Beat 632 ultimately pursued Smith's car for 30 blocks to the intersection of 95th Street and Cottage Grove Avenue, where Smith's car finally stopped when it was cut off by Beat 634. Beat 634 was driven by Carter. Carter's partner, Wilson, was in the passenger seat. Carter's police radio was broken, but he and Wilson heard Beat 632's report of the pursuit over Wilson's radio and decided to assist Beat 632. After Smith stopped, the four officers exited their cars and approached Smith's car with their weapons drawn. They ordered Smith to exit his car but he refused to do so. Instead, he backed his car up between the two squad cars and, driving in reverse, fled westbound on 95th Street. Officers Daniels, Williams and Wilson fired at the retreating car. Although the officers would later claim that they fired their weapons because Smith tried to run them down, two independent witnesses standing close to the intersection stated that Smith's car never threatened the officers. In contrast to the officers' testimony, the witnesses and Smith stated that the car never advanced toward the officers and that it drove backwards on 95th Street rather than in a forward direction.
At the first intersection, Smith turned his car forward and sped north with Beats 632 and 634 in active pursuit. Daniels contacted OEC and informed the dispatcher of the pursuit and that shots had been fired and called out the intersections that Beat 632 passed during the beginning of the chase. Daniels testified that she reported "police shots fired" or "632, 634 shots fired" but the dispatcher did not hear the "shots fired" report. The other three officers did not report that shots had been fired or that they had discharged their weapons. Therefore, neither the dispatcher nor the OEC supervisor, Sergeant Bednarek, was aware that shots had been fired or that Beat 634 was also involved in the pursuit. Sergeant Bednarek ordered the dispatcher to inform Beat 632 to terminate the chase if the car was only wanted "for traffic," i.e., a traffic violation. The dispatcher conveyed the order to terminate to Beat 632 which Daniels acknowledged.
The transcripts of the taped OEC call show that the communications between Beat 632 and OEC were garbled, interrupted and hard to understand. The transcript of the tape prepared by the department's Office of Professional Standards (OPS) notes "possibly 'shots fired'" at the salient point in the transcript. After listening to the tape of the call several times, the dispatcher acknowledged that, although he had not heard "shots fired" when the call came in, "shots fired" "could be" on the tape and that it "sounded like it." Sergeant Bednarek testified that, although he had listened to the taped response from Beat 632 at least four or five times, he really could not understand what was being said. The salient portion of the OPS transcript shows the following communications:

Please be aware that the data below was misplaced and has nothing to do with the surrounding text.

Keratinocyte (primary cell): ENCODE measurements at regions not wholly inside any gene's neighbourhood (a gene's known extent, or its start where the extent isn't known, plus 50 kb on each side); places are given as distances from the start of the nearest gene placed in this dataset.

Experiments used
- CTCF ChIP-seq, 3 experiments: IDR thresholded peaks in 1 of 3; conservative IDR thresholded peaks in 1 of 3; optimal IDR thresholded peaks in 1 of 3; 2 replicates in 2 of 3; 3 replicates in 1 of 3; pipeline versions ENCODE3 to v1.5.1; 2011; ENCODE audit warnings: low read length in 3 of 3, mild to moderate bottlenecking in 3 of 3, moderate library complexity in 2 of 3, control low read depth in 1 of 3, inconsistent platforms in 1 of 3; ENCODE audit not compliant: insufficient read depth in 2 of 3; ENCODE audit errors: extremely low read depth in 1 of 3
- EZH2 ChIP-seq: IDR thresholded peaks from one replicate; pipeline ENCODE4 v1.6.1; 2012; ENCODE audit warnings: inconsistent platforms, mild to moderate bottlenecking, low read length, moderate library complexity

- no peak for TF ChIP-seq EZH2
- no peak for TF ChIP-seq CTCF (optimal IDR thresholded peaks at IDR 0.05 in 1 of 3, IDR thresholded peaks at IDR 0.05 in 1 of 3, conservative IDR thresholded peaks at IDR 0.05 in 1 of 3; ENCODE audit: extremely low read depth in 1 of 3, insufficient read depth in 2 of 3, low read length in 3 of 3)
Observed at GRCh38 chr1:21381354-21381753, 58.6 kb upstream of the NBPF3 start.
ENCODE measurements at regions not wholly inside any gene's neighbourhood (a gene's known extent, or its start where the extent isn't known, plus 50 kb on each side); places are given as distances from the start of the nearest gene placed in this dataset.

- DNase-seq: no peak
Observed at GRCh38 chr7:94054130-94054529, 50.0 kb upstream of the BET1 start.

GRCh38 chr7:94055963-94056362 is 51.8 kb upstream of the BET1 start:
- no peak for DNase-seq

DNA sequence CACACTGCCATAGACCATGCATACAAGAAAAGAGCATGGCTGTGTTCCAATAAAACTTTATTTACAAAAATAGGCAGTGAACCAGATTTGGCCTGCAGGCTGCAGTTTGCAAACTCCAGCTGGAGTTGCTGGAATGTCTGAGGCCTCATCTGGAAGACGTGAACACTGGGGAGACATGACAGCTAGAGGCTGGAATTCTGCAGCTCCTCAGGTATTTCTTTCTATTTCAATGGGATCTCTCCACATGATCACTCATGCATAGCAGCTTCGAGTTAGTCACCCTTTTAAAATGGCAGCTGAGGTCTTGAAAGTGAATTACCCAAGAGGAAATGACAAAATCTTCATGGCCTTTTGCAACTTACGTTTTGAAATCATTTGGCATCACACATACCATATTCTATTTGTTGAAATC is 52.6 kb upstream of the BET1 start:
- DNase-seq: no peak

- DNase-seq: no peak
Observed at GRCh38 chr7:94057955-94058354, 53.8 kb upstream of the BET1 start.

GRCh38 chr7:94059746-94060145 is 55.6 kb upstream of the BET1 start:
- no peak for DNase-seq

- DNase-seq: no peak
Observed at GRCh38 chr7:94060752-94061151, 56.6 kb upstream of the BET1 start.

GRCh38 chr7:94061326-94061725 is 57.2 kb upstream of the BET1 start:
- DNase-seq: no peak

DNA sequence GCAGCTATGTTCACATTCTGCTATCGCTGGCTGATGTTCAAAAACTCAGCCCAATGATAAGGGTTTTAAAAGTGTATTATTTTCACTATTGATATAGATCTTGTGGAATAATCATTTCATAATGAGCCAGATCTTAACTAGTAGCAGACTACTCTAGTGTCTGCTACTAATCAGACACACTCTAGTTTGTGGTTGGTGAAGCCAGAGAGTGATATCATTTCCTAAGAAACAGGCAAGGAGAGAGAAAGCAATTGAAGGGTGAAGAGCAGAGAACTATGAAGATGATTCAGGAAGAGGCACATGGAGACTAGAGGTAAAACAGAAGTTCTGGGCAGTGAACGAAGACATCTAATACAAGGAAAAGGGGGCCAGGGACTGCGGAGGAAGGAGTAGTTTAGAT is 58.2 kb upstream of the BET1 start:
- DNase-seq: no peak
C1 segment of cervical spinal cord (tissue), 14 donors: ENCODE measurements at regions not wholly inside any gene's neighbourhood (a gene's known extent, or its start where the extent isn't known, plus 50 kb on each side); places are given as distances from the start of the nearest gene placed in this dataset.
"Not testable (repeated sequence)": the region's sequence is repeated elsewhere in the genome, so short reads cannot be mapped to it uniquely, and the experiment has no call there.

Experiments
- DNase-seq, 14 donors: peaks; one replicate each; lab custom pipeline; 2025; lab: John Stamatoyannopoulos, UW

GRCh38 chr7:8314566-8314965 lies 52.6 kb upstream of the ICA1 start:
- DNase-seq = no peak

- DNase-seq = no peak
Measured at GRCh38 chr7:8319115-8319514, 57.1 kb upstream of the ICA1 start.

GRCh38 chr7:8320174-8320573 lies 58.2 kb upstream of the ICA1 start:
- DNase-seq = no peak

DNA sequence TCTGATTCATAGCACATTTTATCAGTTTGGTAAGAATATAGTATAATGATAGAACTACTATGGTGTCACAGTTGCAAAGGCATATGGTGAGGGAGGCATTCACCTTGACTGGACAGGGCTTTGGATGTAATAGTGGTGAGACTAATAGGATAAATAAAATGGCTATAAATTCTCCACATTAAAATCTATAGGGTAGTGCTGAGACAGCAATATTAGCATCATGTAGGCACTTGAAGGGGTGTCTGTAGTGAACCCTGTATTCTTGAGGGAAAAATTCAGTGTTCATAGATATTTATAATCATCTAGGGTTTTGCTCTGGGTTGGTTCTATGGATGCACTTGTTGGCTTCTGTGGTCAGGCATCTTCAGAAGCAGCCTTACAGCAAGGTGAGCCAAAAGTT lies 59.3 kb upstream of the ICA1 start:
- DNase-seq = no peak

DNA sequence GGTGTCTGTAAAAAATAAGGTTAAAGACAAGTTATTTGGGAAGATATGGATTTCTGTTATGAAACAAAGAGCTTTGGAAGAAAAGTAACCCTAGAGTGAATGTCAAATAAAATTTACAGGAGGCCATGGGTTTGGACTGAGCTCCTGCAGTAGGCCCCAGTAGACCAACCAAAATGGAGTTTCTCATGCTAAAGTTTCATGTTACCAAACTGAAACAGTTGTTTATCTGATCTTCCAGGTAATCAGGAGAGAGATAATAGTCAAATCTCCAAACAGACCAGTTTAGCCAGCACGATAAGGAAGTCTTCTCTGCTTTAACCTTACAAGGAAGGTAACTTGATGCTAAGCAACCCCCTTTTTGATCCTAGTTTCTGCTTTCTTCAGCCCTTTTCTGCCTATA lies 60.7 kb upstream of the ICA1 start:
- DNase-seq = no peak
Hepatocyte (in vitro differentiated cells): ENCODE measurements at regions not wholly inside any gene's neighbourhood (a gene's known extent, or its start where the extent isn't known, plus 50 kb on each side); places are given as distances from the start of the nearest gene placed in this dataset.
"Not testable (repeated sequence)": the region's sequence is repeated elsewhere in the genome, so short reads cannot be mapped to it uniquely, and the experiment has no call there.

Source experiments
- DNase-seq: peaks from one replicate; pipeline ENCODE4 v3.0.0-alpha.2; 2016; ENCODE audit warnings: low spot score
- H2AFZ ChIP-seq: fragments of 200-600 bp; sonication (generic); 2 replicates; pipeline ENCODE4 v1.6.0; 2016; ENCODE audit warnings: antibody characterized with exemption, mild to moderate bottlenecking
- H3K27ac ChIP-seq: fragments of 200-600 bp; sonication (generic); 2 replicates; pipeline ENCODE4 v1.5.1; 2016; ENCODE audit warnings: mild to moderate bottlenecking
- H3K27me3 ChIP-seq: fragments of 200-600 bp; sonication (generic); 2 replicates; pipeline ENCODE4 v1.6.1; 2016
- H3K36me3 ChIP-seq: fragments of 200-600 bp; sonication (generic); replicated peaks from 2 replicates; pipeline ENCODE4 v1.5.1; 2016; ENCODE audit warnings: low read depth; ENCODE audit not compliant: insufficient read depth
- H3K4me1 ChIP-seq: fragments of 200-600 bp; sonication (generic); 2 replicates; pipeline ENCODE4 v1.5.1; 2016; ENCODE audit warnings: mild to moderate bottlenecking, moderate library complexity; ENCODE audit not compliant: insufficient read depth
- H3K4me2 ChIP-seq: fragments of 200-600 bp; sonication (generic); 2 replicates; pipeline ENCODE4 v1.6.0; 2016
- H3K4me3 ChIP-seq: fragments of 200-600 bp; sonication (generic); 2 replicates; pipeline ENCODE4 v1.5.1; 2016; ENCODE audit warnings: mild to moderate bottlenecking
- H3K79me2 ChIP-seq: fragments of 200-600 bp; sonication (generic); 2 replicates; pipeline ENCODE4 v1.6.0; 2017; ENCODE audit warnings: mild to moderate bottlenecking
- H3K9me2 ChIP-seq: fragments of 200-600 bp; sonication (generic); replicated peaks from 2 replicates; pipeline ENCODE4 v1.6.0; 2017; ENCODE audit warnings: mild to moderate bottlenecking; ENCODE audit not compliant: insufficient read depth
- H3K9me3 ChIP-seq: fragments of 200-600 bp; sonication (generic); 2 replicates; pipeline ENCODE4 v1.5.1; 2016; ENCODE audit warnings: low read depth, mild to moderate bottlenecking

"Dispatch: Alright. 632 is following a car eastbound on 95th past Prairie at this time. A male driver of a grey car is refusing to pull over at this time.
Bt. 620 [Sgt. Bednarek]: Okay, 1-4 squad. [W]here are they at now and what's he wanted for?
Dispatch: Alright, 632 talk to 620. 632?
Bt. 632: ([G]arbled response. [P]ossibly 'shots fired')
Bt. 632: Westbound on Nine Five. Car went around down Langley on Nine Five.
Dispatch: Okay, it went southbound on Langley from 95. 620 is requesting what is he wanted for?
Bt. 632: ([G]arbled response)
Dispatch: That car is southbound on Langley from 95th Street, southbound on Langley from 95th St.
Bt. 632: ([G]arbled statements)
Bt. 620: What's that car wanted for? If it's just wanted for traffic and it's still going, tell them to stop chasing.
Dispatch: 632, you copy? 632, 620 said if it's for traffic only, cut it off.
Bt. 632 [Daniels]: St. Lawrence . . . bound.
Dispatch: Alright. Alright. Southbound on St. Lawrence. I
believe St. Lawrence is a one-way.
Bt. 632: Eastbound 90th from St. Lawrence.
Dispatch: Eastbound 90th from St. Lawrence. ...